Section 18 of the HDA states that any housing developer who carries out housing development without having been duly licensed shall be guilty of an offence and shall, on conviction, be liable to a fine which shall not be less than RM250,000 but not exceeding RM500,000 or jailed not more than five years or both.

Thus, it is compulsory for a developer, prior to developing a housing project, to fulfill the following:

·Obtain the necessary approvals from the relevant authorities such as development order and building plan;

·Apply a developer licence from the Controller of Housing whereby the Controller has the discretion to grant with or without further conditions or to refuse granting the licence;

·Deposit a sum of not less than RM200,000 with the Controller for the grant of the licence which is refundable upon the completion and expiry of the defect liability period of the project (there is an amendment to adjust the deposit sum in line with the gross development cost in 2013 but it has yet to come into force); and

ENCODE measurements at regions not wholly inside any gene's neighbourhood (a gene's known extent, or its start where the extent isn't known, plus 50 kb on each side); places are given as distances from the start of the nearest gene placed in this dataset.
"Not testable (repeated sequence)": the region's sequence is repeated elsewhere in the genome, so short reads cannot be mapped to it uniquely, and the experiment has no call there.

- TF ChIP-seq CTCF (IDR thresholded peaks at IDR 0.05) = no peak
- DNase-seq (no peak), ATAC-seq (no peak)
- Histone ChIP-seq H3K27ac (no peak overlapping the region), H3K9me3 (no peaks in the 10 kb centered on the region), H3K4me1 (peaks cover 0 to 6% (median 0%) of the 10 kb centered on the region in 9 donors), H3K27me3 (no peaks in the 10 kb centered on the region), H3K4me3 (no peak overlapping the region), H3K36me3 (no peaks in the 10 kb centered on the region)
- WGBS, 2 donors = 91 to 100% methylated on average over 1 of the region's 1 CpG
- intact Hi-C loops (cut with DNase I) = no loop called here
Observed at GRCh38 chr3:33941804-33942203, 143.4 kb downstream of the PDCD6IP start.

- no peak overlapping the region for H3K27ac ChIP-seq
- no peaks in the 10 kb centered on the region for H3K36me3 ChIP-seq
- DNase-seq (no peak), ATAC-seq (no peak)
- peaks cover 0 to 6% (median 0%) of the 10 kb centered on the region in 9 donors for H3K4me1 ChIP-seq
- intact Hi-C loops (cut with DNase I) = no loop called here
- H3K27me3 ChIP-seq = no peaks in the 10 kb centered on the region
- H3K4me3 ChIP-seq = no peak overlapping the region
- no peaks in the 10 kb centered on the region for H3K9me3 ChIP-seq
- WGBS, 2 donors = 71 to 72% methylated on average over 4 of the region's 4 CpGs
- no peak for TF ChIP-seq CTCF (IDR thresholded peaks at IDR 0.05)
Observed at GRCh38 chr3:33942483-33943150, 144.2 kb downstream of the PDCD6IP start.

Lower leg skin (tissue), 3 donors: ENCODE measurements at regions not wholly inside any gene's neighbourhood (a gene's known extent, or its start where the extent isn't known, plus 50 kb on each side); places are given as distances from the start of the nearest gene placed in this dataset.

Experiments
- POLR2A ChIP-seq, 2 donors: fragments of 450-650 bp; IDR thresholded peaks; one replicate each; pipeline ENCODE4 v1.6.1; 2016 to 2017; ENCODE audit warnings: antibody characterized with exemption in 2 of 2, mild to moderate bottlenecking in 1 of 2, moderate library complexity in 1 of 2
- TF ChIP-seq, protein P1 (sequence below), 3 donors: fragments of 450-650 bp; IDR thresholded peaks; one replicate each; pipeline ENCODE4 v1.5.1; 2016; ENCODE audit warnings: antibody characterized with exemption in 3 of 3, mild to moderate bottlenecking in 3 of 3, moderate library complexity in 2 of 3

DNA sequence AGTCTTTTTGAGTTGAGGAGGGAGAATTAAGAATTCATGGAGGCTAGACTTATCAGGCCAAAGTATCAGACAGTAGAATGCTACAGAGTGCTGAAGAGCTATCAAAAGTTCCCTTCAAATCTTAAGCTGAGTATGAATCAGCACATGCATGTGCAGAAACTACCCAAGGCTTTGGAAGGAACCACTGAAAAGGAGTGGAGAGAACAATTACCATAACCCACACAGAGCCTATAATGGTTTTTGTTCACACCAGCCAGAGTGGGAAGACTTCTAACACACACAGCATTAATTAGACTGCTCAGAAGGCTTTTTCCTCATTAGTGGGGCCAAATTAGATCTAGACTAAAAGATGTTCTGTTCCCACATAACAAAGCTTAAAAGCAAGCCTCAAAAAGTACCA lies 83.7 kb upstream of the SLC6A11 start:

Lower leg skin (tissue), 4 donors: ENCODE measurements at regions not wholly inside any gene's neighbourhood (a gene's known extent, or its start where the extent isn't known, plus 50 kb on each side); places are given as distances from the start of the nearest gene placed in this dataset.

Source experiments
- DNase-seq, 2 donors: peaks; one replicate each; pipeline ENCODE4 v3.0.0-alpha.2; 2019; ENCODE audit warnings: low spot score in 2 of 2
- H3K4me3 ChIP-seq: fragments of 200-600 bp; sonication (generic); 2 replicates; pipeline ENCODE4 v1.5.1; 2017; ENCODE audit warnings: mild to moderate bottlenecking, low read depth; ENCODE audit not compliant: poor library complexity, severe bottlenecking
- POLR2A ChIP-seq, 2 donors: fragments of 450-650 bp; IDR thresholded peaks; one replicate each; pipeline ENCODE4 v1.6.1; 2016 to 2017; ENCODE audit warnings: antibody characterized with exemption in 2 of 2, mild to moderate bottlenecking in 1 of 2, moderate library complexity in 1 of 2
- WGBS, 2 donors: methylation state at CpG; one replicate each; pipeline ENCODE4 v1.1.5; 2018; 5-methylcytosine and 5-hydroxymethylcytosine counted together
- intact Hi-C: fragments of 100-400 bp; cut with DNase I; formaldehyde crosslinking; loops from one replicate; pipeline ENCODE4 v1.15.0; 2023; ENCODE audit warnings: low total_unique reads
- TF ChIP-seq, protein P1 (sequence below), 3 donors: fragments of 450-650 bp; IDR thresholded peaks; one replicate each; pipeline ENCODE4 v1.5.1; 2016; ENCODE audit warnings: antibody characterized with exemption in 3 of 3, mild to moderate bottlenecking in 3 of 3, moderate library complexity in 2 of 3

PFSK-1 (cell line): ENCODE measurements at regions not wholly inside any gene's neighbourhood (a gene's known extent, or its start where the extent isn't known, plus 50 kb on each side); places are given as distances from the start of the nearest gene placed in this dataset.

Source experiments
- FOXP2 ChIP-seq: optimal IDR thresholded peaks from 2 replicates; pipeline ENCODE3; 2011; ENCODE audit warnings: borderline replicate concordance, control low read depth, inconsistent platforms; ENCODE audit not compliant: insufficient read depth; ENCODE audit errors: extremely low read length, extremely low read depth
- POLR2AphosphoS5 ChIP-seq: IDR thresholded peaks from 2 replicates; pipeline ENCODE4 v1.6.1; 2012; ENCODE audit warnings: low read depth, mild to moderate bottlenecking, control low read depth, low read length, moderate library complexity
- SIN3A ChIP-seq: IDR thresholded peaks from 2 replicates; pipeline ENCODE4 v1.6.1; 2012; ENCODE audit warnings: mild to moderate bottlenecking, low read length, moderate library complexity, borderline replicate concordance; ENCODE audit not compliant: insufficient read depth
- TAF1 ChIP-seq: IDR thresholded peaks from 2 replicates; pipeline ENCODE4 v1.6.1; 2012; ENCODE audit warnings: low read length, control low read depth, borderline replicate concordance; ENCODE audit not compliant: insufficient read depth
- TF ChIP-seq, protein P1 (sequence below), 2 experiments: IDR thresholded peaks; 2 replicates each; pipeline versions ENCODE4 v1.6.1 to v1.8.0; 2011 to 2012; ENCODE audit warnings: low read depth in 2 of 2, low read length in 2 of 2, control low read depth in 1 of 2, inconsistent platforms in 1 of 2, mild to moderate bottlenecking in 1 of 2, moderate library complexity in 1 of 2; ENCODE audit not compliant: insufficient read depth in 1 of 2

·Apply for a sales and advertisement permit to start selling the units of the development.

Thus, a licensed developer would pass the first stage, with checks by the relevant authorities. A unlicensed development would mean these authorities are out of the picture and that development had not been discovered for breach yet.

As such, the next level of due diligence will be significant: the homebuyer himself.

With the advancement in wireless technology today, we “google” for everything for which we need clarification and information. The same applies for home purchasing. You will be amazed over the amount of information available online: ranging from the developer’s own website, property reviews to forums started by other homebuyers on the same development.